Note: Kitt Peak Observatory is currently closed to outside visitors due to Covid-19. Visit their website to check on current conditions.
Kitt Peak National Observatory Fast Facts
|Activity||Nightly Observing Program – viewing the stars from the observatory. Other program options available.|
|Time||Arrive by 4pm (varies by season) and the experience ends approx. 3.5 hours past sunset|
|Location||Located at the end of route 386 on the Tohono O’odham Nation, 56 miles west of Tucson|
|Pricing||$55 per adults (as of 2021)|
|Get the best pricing||Pricing is cheaper when pre-purchased on line. There is a surcharge for phone orders. Discounts available for seniors above 62, active duty military and students.|
|Website||Visit Kitt Peak|
Our experience on Kitt Peak
To answer the burning question of if we felt the Kitt Peak “nightly observatory program” experience was worth it…the answer is a resounding NO. It was not worth it.
To start, we had to arrive at the venue by 4pm (we visited in November). This meant we had to leave Green Valley around 2:30pm to make it there on time (it’s only an hour drive from Tucson). We milled around the visitor center for around 30 minutes until everyone checked in and then we had to move our cars into a single file line with our headlights covered by manila file folders. We would need them when we left the visitor center to protect the dark sky.
Introduction to Kitt Peak and a light meal
The evening then kicked off with a long video about light pollution, an introduction to the Observatory by local staff, and some food. The tickets included the “light meal” we were served which consisted of a mediocre turkey sandwich, chips, cookie, granola bar and water. You could also purchase a cup for tea, coffee or hot chocolate (you’ll want this if its cold out!!) for a $1 donation.
A beautiful sunset at Kitt Peak
We were there for the nightly observatory program, however you can also join the dark sky discovery program or visit one of their day-time tours. After the intro and the meal, they herded us outside to watch the sunset. This was hands down the best part of the event. The sunset was amazing!
During the sunset, they discuss the “green flash” that occurs in the right conditions at the moment the sun crosses the horizon. The moment is fleeting, only around a second or two if you get to see it. The flash is a result of two optical phenomena, a mirage and the dispersion of sunlight. We were lucky to see it the night we were there, but it was too quick to photograph. You can read more about green flashes here.
It was around 6pm now and the sun was set. It was time to finally start observing some stars (or so we thought). We were sent back into the visitor center for more “discussions” (lasting about 30 minutes) about what we would be doing next, which was viewing the stars from the parking lot.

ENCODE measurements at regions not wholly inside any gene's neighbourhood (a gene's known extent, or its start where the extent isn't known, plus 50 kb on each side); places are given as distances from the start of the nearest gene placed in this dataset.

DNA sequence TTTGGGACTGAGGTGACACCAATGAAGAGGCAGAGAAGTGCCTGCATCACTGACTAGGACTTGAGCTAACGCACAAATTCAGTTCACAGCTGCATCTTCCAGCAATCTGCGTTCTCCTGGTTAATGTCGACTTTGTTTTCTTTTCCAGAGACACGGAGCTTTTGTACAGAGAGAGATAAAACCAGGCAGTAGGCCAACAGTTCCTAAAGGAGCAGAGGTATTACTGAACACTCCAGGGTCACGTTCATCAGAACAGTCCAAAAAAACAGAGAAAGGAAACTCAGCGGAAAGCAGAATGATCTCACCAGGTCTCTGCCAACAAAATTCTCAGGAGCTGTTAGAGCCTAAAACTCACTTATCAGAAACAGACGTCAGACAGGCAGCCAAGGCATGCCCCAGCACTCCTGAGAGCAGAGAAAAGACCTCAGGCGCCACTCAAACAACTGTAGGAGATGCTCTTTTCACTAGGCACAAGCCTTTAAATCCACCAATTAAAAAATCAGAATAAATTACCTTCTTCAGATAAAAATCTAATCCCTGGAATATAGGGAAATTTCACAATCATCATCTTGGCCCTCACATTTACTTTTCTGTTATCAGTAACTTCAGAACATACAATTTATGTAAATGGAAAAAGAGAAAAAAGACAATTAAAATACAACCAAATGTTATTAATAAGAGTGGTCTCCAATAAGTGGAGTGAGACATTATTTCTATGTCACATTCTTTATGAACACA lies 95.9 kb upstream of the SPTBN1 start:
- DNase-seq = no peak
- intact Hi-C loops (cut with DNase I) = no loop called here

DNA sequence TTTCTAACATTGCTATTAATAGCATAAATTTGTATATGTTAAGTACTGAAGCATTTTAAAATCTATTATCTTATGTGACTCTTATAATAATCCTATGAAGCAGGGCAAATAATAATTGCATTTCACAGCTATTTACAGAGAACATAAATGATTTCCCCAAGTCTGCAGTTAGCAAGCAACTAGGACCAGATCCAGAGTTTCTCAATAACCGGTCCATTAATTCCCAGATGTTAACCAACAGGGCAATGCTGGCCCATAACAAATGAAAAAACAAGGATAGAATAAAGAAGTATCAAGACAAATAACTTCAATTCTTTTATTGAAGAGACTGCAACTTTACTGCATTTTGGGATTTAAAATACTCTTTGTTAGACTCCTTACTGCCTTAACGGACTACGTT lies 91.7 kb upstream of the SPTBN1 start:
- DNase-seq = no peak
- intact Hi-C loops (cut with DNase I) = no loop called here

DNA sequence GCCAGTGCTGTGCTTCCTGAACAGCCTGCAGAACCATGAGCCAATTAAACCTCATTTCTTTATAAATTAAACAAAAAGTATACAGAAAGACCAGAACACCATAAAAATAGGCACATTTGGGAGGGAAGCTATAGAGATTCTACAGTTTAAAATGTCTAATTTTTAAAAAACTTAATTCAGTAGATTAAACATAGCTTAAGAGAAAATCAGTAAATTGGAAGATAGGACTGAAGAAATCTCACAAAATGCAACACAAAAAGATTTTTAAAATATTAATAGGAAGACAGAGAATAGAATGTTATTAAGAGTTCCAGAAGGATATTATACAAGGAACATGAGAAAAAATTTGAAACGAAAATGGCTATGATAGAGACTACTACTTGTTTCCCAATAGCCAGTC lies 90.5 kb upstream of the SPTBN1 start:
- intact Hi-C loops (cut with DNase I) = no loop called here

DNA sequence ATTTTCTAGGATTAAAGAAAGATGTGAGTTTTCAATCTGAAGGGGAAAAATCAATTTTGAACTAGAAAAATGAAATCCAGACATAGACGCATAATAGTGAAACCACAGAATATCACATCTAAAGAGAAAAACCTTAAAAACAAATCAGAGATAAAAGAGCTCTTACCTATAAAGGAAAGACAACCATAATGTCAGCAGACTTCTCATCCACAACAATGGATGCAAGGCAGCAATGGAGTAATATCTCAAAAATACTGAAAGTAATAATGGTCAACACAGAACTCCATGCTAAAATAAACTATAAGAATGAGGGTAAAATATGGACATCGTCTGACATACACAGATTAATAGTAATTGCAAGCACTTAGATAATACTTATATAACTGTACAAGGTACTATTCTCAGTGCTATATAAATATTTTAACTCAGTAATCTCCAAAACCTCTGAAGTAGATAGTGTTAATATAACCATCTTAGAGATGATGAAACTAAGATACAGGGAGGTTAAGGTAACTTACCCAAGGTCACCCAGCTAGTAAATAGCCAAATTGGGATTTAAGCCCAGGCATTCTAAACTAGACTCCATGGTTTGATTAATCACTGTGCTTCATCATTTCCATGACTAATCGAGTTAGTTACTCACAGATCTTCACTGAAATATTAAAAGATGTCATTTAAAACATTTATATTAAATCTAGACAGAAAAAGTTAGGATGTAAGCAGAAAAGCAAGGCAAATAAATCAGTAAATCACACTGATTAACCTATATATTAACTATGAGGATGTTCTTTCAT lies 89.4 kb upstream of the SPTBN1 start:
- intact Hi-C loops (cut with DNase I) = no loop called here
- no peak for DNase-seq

We went out at 6:30 to finally see some stars. The first session was to gaze at the stars with our naked eye. It was nice to see more stars than we were used to rather than the muted view from light pollution in the cities, but it wasn’t super special. Our guide went through various constellations, how to find the North Star, and told stories about some of the origins of the constellation names. We were then sent back into the visitor center to “warm up” and wait for the next group to go. It was very cold the night we were there and we weren’t fully prepared (especially standing around so much), so going back inside was a welcome respite.
On the second outing back outside, they supplied binoculars to look at the stars. The details are certainly better through the binoculars, but something we could have done at home.
Viewing the stars through the telescope
By now, it was 7:45PM, we had been on the mountain for almost 4 hours and it was FINALLY time to look through a telescope. What a disappointment. They took around 10 people up to the telescope and had us sit in a circle around the unit. One at a time, we got to look through the telescope for maybe 15-20 seconds. There was pressure to keep moving so others could look. Luckily 15 seconds was plenty as the telescope wasn’t great and it always looked to me like a large fuzzy blob in the viewer.
We learned the day we were there that earth was in a position that hid many of the planets from view. Between the tilt of the planet and some cloud cover that had blown in, it quickly became a poor night for viewing.
Expectations vs Reality
Having never used a telescope, I’ll admit my expectations were potentially a little higher than reasonable. In my defense, paying $55 dollars for a star gazing experience at a renowned National Observatory does have a high level of expectations.
So of course I expected to see something grand like Saturn or Jupiter and instead all I got to see was Uranus.
Ultimately, we got to see 5 views of something that looked like a white blob. I estimated the total telescope viewing was approximately 1.5 minutes for the entire evening.
By this point we were freezing and pretty disappointed in the star viewing. We were ushered back in the visitor center to wait for the next group.
It’s late at this point, well after 8pm, we’re tired, and want to leave. Unfortunately, no one is allowed to leave the mountain until EVERYONE is done with their tours. But don’t worry, they open up the gift shop at the end of the night for souvenirs. What a way to spend the end of a really long night; milling around a gift shop for overpriced trinkets when you just want to go home.